Rep. Brad Wilson, Sen. Stuart Adams picked to lead Utah Legislature

(Rick Egan | The Salt Lake Tribune) Rep. Brad Wilson talks to the media after being selected to serve as speaker of the house, during a news conference with the new Majority caucus newly elected leadership team, at the Utah State Capitol, Thursday, Nov. 8, 2018.

Utah Rep. Brad Wilson and Sen. Stuart Adams strolled into top posts in their respective legislative chambers Thursday without a single challenger to stand in their path.

Wilson, a self-described “accidental politician,” will lead the Utah House of Representatives, succeeding outgoing House Speaker Greg Hughes. Adams will take the place of exiting Senate President Wayne Niederhauser.

The two men were picked by fellow Republican lawmakers, who dominate both chambers of the Legislature. During the closed-door balloting, the legislators also elected new leadership teams for the GOP House and Senate caucuses.

As Wilson assumes the House speaker position, he’s focused on dealing with the state’s growth and what it means for Utah’s air quality, roadways and water, he said. He also wants to work on the state’s economic development strategy and finding money for education, he said.

But he has no interest in doing so through tax hikes, he said.

“My appetite for tax increases is about as low as it could be,” he told a group of reporters after Thursday evening’s election.

That being said, he does see the need to review the state’s tax system, which he argues is built on an outmoded economic model. Utahns are increasingly spending their money in ways not captured by the state’s sales tax, he said.

“So we’ve got some budget constraints that are challenging for us long-term,” the Kaysville resident said.

Wilson has risen quickly through the House ranks since he was first elected to the Legislature in 2010. He became the chamber’s majority leader in 2016 and has helped guide an effort to relocate a state prison in Draper to a location near Salt Lake City International Airport.

During debate over the prison relocation, Wilson did not reveal that his company was building town houses near the aging prison. He told The Salt Lake Tribune the disclosure was unnecessary because his company, Destination Homes, had already sold the townhomes long before officials shared details about the prison move.

Both Wilson and Adams were expected to run for the leadership positions, and neither of the Republicans faced opposition on their way to the dais.

"So, well ... I have a shot," Adams joked Thursday afternoon, before his Senate colleagues officially named him their next president.

As a senator, Adams sponsored a measure that will give Utah the strictest drunken-driving standard in the nation. The new rule, which takes effect in December, drops the blood alcohol threshold for driving under the influence from 0.08 to 0.05.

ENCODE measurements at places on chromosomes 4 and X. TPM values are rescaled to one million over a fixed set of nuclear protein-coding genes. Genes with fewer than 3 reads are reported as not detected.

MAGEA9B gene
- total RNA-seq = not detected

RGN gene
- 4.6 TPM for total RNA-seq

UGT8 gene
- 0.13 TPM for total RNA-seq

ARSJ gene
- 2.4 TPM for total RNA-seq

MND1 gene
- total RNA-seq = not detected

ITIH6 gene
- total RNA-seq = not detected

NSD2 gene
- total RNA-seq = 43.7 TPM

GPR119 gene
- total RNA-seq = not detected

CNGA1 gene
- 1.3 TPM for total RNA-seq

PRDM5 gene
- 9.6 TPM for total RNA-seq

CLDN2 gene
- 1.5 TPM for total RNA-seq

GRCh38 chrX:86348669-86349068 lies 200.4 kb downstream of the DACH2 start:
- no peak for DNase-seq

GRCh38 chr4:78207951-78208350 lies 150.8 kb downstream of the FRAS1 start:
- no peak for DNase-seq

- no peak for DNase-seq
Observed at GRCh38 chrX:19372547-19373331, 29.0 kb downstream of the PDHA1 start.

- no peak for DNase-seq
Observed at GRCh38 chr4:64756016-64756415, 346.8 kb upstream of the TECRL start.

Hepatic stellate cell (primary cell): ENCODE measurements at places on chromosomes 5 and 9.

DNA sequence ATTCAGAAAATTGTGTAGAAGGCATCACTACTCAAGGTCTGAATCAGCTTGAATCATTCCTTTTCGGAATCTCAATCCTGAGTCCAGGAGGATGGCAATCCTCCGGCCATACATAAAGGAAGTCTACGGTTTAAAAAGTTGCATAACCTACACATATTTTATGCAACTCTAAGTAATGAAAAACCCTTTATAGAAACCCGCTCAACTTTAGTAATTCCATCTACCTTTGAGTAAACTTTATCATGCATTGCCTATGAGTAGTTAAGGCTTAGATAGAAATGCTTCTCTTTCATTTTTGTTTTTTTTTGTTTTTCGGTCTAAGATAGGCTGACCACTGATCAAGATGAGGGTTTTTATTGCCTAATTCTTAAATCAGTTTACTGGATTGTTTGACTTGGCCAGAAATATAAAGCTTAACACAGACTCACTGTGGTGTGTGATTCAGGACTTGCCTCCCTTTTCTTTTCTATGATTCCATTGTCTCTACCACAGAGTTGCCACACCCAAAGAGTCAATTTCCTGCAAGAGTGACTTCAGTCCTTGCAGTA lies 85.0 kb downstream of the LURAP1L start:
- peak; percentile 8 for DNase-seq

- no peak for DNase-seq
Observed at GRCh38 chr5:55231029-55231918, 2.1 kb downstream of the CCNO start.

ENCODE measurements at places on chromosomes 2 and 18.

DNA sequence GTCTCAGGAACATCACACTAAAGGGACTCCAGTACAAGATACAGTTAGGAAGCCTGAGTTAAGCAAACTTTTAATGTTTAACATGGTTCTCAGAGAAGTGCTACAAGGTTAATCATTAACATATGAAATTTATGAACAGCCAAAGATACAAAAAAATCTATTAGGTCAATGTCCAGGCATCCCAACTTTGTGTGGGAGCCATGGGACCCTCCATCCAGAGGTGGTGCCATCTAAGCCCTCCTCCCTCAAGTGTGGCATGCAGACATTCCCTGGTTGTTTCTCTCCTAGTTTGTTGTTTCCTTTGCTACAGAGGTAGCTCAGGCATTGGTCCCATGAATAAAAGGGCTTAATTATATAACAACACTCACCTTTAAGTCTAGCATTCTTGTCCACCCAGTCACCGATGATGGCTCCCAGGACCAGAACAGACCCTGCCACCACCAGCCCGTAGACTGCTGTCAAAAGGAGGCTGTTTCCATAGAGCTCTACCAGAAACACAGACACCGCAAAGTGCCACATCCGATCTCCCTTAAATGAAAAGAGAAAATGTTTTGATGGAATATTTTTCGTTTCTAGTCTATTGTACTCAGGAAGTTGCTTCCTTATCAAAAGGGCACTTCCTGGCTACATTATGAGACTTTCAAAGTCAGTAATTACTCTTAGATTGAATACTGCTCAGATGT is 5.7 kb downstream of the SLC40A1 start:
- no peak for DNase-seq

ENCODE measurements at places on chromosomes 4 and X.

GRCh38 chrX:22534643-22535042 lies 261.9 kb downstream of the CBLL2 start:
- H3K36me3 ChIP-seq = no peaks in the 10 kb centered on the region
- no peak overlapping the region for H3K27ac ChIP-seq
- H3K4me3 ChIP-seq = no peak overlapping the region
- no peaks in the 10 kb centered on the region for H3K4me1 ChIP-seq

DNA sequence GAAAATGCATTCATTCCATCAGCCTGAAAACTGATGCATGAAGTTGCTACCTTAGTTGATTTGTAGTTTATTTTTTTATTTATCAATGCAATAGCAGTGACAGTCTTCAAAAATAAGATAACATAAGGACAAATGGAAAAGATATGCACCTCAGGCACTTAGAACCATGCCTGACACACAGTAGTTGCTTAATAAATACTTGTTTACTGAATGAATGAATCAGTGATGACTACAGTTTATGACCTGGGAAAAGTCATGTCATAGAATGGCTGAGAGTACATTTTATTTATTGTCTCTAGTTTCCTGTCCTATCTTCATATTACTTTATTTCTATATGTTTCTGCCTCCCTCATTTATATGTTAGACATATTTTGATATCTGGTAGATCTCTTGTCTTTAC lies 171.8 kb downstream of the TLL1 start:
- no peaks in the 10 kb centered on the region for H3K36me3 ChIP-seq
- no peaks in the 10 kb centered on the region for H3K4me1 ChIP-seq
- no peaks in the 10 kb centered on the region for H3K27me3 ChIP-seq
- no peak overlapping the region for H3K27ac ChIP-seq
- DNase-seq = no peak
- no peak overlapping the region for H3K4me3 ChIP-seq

In a Thursday interview, Adams predicted that the Legislature will tackle issues of education funding, workforce development and growth management in coming sessions. They’ll also have to look at impacts from the Medicaid expansion that voters approved Tuesday.

While Niederhauser will still be Senate president during an upcoming special session on medicinal cannabis, Adams said he’s supportive of ongoing negotiations on a statewide medical marijuana program. And, under his watch, he doesn’t foresee the Senate dismantling the proposal.

“We’re not going to come in and get people to bait into this and then switch it on them,” he said.

Wilson said he approves of the drafted Utah Medical Cannabis Act and is committed to preserving it in the next general session except possibly to make technical tweaks.

A supporter of Question 1, the failed gas-tax measure meant to generate education funding, Adams said he doubts the Legislature will act on its own to raise the tax. Instead, a growing economy and expanding tax base will be the keys for finding additional money for schools, he said.

Adams said he’s actively involved in managing his real estate development firm, the Adams Co. As Senate president, he anticipates dealing with a number of growth-related issues and acknowledged some people might label this a “conflict of interest."

He doesn’t see it that way, pointing out that Utah’s Legislature is composed of citizen lawmakers who represent a wide range of industries and interests.

“I believe very strongly that those things that you might refer to as ‘conflicts’ ... are things that in my opinion are vested interests, to make sure that we do get it right. Because if we don’t get it right, we penalize ourselves,” he said.

During Thursday night’s elections, Sen. Evan Vickers of Cedar City was chosen as the chamber’s majority leader, while Sen. Dan Hemmert of Orem was picked for majority whip and Sen. Ann Millner of Ogden for assistant majority whip. Sen. Jerry Stevenson of Layton will keep his post as executive appropriations chair.

On the House side, Rep. Francis Gibson of Mapleton was elected as majority leader, Rep. Mike Schultz of Hooper as majority whip and Rep. Val Peterson of Orem as majority assistant whip.

The new leaders will begin their two-year terms on Jan. 1.